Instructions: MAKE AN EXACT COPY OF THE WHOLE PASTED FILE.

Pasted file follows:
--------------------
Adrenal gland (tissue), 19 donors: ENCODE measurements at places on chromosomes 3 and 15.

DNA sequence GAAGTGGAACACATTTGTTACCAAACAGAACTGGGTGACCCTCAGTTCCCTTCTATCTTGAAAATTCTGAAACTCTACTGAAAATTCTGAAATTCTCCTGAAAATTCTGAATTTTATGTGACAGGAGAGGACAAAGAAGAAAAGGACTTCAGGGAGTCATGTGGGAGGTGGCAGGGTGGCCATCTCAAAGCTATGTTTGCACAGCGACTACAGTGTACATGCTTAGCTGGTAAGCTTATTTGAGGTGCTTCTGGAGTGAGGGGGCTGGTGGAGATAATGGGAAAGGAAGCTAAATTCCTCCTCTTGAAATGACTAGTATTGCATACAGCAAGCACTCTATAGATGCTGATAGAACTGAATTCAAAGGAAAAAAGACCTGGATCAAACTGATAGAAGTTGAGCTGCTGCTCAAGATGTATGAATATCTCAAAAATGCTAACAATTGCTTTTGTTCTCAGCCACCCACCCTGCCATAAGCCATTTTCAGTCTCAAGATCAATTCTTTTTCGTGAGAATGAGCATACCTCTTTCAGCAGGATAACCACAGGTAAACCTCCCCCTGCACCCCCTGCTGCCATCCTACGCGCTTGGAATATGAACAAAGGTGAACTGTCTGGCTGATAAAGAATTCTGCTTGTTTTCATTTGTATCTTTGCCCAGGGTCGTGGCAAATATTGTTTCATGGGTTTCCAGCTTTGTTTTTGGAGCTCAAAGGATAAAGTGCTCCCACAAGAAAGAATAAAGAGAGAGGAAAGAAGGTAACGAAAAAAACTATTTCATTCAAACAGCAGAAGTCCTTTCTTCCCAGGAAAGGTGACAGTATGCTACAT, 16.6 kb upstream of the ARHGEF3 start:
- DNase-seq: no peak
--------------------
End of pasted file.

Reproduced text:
Adrenal gland (tissue), 19 donors: ENCODE measurements at places on chromosomes 3 and 15.

DNA sequence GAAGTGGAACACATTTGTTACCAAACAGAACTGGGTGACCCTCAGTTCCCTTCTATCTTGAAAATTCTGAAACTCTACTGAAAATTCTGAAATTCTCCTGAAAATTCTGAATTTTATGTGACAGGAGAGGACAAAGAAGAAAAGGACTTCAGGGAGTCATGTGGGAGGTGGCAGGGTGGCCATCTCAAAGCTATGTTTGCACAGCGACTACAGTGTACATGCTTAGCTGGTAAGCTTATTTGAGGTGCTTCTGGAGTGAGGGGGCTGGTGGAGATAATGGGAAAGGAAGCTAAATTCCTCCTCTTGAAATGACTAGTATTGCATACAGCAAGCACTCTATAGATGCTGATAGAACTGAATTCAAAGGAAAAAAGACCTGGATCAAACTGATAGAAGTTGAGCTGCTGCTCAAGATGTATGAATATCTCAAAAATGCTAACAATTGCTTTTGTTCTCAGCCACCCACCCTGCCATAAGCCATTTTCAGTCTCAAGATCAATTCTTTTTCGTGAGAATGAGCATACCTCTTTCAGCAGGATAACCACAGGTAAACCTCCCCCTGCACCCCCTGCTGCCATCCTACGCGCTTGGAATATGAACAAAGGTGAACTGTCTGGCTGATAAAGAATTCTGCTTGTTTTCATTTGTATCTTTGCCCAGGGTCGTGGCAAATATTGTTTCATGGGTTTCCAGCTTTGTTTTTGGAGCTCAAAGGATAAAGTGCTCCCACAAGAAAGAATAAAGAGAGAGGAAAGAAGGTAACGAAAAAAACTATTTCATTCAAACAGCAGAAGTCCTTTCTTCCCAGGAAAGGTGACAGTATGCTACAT, 16.6 kb upstream of the ARHGEF3 start:
- DNase-seq: no peak